My two favourite works of her at the exhibition are the installation Transgressions and the video ‘In Search of Vanished Blood’.

Stills of ‘In Search of Vanished Blood’

TRIGGER WARNING: RAPE

‘In Search of Vanished Blood’ is an incredibly powerful and emotional video in which you’ll hear the inner voice of a woman who has been brutally raped by a group of men (you don’t hear the actual rape). It’s inspired by the book ‘Cassandra: A Novel and Four Essays’ by Christa Wolf and the poem ‘In Search of Vanished Blood’ by the Pakistani leftist intellectual and revolutionary poet Faiz Ahmed Faiz. The video is about a collapsing society for which Cassandra offers a humane escape, if we would only listen and learn from past tragedies. Instead of the standard world map, Malani used a world map with the USA in the middle as a backdrop.

Honestly I felt like crying while watching this video (if I had been on my own I probably would’ve). It is so powerful.

The other work is Transgressions, which is the heart of the exhibition. It’s a beautiful installation that can’t be captured in pictures. And not just because of the projected images changing and the audio.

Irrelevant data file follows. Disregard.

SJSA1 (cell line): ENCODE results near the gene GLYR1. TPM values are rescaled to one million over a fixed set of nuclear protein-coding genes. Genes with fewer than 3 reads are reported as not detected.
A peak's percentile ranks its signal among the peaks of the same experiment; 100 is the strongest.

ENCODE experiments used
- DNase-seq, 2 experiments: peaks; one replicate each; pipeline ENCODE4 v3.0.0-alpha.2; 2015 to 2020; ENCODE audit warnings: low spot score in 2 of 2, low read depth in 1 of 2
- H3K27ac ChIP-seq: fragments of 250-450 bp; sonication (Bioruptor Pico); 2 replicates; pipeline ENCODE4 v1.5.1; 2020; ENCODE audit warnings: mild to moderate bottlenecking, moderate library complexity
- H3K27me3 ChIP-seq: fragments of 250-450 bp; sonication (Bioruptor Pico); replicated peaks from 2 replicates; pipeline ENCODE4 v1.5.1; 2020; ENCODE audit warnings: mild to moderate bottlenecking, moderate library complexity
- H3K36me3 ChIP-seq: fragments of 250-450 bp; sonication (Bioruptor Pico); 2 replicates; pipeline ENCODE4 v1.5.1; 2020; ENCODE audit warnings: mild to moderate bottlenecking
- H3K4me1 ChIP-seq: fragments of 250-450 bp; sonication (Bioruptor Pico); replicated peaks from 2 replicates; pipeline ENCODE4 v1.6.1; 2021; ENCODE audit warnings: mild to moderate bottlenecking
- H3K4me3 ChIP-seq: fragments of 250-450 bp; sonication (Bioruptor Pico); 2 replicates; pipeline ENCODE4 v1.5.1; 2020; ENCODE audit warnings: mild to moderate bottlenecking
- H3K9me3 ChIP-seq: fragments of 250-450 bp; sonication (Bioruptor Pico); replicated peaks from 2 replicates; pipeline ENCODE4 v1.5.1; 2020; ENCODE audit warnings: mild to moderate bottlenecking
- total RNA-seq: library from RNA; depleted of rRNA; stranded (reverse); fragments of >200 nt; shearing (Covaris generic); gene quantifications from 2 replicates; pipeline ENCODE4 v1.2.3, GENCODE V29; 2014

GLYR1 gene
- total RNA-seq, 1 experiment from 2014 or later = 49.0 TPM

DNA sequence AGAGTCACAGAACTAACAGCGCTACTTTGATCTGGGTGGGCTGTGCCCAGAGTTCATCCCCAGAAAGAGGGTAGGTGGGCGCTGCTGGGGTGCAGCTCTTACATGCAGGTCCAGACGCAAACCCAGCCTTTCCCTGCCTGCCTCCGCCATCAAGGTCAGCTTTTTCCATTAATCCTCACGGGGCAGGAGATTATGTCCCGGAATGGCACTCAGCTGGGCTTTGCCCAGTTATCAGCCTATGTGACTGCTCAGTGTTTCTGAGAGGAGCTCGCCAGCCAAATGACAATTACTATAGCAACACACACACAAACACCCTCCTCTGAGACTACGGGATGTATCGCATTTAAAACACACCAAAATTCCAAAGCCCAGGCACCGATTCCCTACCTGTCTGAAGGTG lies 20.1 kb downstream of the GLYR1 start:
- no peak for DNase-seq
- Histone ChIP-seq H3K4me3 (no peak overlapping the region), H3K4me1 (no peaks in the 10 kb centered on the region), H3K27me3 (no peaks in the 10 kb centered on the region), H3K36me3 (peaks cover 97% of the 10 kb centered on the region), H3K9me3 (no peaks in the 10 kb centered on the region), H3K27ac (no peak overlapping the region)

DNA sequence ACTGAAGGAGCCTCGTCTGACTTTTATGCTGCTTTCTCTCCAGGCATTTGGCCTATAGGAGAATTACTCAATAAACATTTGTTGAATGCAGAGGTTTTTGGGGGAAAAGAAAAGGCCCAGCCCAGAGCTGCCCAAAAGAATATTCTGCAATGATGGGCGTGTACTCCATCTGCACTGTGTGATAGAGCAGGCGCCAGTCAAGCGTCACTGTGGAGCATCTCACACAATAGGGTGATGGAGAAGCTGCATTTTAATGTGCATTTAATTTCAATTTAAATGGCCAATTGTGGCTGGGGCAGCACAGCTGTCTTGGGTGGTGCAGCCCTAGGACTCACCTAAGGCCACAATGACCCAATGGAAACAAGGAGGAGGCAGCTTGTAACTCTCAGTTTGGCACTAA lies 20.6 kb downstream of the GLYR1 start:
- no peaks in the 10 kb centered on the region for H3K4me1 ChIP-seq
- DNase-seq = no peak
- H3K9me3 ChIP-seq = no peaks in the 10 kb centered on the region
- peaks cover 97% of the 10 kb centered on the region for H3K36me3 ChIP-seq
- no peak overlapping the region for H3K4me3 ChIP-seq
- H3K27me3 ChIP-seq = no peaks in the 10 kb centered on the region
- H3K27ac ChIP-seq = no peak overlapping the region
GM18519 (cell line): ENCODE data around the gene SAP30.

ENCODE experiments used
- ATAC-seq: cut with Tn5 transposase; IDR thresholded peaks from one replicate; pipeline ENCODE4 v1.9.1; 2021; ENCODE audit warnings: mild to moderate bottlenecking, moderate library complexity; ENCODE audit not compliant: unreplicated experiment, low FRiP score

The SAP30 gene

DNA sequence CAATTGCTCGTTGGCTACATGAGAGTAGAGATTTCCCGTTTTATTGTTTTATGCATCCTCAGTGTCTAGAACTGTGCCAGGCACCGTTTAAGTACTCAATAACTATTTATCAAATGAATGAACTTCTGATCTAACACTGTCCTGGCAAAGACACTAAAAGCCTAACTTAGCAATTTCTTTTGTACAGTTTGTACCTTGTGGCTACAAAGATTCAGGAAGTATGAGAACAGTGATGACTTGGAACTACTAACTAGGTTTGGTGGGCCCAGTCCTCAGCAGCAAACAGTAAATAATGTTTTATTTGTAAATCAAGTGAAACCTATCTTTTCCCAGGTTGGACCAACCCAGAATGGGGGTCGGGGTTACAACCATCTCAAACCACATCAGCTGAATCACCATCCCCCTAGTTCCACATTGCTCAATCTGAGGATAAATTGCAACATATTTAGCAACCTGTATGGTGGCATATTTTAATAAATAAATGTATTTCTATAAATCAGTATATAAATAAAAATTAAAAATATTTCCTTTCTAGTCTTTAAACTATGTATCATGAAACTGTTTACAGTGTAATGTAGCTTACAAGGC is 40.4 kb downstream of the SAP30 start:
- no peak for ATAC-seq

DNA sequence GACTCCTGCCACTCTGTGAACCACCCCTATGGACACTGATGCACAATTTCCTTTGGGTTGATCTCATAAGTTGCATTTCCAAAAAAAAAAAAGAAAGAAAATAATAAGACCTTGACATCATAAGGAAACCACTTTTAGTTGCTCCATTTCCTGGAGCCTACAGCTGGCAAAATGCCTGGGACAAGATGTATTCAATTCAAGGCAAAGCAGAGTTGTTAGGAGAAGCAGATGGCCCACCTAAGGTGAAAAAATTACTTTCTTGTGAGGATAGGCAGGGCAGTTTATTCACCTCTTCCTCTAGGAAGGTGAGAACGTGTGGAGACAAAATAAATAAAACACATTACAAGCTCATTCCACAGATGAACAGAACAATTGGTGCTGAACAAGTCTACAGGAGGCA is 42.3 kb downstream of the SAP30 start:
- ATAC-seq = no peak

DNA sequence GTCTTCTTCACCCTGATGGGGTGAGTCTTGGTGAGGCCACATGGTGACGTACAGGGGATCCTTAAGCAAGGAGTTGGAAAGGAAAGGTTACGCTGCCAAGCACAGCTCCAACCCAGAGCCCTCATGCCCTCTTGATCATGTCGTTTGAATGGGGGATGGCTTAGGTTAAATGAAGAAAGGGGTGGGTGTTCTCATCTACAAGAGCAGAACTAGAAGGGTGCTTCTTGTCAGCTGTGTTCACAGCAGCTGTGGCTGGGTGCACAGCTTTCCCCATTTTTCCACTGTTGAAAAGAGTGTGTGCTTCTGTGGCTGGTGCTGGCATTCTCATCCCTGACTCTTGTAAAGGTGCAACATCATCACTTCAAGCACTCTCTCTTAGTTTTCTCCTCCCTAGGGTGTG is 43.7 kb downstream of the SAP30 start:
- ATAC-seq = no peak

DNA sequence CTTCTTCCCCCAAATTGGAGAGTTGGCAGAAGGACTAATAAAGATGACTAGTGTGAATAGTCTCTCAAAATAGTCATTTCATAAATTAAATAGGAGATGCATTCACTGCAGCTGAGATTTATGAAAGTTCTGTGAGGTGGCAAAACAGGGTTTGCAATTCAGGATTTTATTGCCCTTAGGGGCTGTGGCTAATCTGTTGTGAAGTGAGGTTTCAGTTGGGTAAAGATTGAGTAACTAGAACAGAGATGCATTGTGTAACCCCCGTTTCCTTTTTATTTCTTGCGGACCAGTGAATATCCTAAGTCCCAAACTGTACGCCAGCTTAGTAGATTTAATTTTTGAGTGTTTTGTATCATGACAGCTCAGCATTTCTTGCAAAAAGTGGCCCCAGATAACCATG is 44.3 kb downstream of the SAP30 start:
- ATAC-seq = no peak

There is so much to see that you just can’t stop looking. It also felt very hypnotising, with the combination of  the turning of the cylinders and the voices of the woman and the girl who are constantly on repeat.

The installation covers the past and current situation of India, the trauma of colonisation and the beginning of globalisation. Seriously, it’s such a impactful work. I really recommend seeing it for yourself if you have the chance.

If you’re in Amsterdam somewhere between now and June 18th, you can still see the exhbition at the Stedelijk Museum. I couldn’t find out where the exhibition is headed afterwards, but I really recommend keeping an eye out for it!

Are you familiar with Nalini Malani’s work? Have you seen it? What did  you think? Who are some of your favourite artists? Let me know in the comments!